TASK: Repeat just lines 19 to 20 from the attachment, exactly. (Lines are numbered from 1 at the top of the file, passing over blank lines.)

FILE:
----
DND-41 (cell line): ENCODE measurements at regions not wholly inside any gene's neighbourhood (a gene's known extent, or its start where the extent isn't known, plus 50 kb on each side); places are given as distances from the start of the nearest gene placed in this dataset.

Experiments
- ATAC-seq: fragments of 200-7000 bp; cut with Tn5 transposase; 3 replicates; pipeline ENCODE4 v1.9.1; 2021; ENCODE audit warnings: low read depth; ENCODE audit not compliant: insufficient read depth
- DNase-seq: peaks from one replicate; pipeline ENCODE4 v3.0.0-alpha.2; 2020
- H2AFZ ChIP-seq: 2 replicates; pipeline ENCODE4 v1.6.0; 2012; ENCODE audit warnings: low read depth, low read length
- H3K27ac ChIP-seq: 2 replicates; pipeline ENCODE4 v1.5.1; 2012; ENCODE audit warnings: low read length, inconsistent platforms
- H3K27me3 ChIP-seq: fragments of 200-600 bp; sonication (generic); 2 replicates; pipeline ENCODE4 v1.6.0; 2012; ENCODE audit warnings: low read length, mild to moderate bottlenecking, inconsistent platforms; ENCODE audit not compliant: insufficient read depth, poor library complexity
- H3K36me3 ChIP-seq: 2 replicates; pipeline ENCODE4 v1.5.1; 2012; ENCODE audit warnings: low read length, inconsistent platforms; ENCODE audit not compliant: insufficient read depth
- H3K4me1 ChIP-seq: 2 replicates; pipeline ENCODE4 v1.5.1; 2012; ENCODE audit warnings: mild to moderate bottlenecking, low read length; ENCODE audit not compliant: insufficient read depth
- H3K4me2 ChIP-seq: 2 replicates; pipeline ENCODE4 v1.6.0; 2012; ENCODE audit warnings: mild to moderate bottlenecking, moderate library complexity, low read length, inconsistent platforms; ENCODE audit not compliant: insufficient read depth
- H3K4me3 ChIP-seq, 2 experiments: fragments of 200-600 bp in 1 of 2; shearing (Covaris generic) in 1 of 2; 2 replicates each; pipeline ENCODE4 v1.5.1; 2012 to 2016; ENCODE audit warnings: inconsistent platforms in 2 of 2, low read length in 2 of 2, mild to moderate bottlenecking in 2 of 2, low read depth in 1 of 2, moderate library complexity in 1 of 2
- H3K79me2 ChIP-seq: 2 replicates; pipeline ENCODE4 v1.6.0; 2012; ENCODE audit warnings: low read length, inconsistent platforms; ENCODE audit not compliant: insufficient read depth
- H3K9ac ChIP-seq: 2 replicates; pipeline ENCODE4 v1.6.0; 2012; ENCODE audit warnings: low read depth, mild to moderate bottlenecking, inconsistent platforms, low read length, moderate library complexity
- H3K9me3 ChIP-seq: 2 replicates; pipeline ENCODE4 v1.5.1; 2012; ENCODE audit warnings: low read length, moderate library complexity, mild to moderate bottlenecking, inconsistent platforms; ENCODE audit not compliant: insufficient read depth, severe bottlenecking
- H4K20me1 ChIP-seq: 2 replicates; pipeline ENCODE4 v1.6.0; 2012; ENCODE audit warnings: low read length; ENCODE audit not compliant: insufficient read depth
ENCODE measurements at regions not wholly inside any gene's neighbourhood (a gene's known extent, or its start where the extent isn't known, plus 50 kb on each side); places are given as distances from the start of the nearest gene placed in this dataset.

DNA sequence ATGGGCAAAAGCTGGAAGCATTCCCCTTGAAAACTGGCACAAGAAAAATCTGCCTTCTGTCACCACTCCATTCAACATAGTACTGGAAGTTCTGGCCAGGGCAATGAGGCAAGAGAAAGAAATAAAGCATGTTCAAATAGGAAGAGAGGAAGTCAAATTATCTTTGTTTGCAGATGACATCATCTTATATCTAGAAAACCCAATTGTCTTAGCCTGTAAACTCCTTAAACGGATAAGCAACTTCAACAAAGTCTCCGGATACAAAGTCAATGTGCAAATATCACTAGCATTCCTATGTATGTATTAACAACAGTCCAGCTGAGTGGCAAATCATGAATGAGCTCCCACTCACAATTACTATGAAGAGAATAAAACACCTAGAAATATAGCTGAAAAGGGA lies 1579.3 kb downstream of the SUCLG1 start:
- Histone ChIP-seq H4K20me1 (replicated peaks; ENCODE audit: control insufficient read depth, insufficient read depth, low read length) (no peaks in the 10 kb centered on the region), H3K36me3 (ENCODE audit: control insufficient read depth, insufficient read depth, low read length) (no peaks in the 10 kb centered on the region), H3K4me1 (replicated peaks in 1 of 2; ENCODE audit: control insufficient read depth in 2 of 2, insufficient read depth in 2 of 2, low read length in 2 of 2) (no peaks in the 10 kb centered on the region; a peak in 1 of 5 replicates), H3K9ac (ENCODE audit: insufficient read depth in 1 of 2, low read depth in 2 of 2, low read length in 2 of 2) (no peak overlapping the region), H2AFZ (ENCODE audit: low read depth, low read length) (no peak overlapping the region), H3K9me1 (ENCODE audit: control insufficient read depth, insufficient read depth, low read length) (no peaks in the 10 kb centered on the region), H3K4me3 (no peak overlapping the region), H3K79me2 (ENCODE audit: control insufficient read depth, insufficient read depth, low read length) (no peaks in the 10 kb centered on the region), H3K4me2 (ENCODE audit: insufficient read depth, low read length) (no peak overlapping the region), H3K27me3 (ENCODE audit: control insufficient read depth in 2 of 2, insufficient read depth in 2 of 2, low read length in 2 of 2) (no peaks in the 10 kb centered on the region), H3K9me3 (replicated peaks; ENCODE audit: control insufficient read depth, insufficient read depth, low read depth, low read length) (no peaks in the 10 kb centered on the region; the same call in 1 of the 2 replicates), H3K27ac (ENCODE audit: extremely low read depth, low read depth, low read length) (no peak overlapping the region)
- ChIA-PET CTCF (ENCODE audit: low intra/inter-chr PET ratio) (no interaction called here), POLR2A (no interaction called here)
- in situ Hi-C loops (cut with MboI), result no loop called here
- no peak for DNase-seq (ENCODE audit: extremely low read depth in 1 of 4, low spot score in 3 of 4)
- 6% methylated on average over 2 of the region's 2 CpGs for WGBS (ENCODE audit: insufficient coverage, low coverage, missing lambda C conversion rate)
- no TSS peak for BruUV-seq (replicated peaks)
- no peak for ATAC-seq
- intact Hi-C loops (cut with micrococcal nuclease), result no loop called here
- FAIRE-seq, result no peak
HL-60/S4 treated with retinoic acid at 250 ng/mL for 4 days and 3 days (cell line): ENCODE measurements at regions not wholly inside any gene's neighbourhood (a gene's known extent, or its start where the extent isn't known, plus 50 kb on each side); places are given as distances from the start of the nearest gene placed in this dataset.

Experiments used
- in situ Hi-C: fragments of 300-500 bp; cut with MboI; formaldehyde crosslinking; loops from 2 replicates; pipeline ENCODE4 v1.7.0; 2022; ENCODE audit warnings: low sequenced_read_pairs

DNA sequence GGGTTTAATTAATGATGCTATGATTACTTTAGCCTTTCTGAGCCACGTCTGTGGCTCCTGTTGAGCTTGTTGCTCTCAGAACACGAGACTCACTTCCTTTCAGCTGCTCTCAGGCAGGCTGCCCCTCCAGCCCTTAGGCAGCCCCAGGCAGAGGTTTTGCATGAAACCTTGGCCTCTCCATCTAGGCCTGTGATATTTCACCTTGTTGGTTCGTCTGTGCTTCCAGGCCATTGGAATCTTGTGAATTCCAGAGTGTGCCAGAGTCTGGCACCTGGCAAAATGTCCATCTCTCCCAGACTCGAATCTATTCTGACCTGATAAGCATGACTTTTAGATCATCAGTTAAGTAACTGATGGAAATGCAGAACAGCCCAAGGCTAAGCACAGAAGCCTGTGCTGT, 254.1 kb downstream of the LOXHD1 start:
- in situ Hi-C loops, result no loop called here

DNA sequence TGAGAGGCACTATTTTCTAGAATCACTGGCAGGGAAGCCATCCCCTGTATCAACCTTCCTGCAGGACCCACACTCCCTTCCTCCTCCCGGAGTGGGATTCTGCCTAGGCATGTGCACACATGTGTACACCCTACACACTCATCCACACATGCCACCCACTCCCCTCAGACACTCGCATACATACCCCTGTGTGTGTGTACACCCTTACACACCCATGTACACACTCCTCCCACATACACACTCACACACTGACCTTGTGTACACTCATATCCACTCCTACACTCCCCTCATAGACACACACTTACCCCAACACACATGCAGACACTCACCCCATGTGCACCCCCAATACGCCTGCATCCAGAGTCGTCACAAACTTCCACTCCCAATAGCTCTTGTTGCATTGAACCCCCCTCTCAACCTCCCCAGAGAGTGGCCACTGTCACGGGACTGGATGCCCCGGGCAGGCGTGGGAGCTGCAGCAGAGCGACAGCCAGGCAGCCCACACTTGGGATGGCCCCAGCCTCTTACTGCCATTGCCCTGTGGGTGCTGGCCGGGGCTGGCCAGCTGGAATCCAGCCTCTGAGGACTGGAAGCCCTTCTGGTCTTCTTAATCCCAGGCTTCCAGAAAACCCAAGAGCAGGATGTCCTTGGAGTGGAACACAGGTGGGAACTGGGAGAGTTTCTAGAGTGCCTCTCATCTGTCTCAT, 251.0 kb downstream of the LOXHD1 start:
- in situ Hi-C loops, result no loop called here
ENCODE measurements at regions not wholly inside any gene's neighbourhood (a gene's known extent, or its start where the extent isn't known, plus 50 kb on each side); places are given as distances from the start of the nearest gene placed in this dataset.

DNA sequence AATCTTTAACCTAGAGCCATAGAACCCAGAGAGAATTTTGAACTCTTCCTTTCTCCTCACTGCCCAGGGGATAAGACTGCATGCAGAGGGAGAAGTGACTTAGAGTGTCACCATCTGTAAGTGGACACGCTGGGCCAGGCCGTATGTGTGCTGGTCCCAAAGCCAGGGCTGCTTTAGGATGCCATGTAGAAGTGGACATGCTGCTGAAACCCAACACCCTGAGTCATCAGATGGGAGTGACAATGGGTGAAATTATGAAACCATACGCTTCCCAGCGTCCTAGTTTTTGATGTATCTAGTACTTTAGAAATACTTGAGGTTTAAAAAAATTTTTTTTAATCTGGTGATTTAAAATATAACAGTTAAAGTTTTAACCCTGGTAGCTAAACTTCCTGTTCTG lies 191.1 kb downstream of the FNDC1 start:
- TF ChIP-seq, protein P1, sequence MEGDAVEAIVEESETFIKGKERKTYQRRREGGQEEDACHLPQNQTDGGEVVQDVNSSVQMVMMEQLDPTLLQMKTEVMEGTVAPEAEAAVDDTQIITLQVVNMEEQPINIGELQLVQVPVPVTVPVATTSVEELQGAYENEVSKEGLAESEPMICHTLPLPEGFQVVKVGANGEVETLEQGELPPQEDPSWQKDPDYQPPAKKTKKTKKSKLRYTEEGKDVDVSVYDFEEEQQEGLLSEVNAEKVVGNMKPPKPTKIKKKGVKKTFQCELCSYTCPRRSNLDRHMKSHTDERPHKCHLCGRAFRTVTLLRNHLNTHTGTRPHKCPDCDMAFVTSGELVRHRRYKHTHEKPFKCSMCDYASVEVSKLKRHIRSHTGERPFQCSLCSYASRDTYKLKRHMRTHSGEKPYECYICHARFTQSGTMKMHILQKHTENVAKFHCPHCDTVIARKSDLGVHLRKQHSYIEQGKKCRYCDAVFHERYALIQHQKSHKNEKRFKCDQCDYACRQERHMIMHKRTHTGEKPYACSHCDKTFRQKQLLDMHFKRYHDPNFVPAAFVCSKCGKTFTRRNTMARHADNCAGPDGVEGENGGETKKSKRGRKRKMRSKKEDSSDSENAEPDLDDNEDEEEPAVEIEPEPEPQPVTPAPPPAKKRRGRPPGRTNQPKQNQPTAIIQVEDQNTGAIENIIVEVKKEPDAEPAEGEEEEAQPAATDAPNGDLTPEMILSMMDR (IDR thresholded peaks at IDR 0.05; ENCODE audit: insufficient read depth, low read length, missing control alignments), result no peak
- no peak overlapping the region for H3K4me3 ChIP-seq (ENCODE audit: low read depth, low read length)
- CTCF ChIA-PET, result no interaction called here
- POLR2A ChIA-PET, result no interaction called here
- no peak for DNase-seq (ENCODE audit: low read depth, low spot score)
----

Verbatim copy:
- ChIA-PET CTCF (ENCODE audit: low intra/inter-chr PET ratio) (no interaction called here), POLR2A (no interaction called here)
- in situ Hi-C loops (cut with MboI), result no loop called here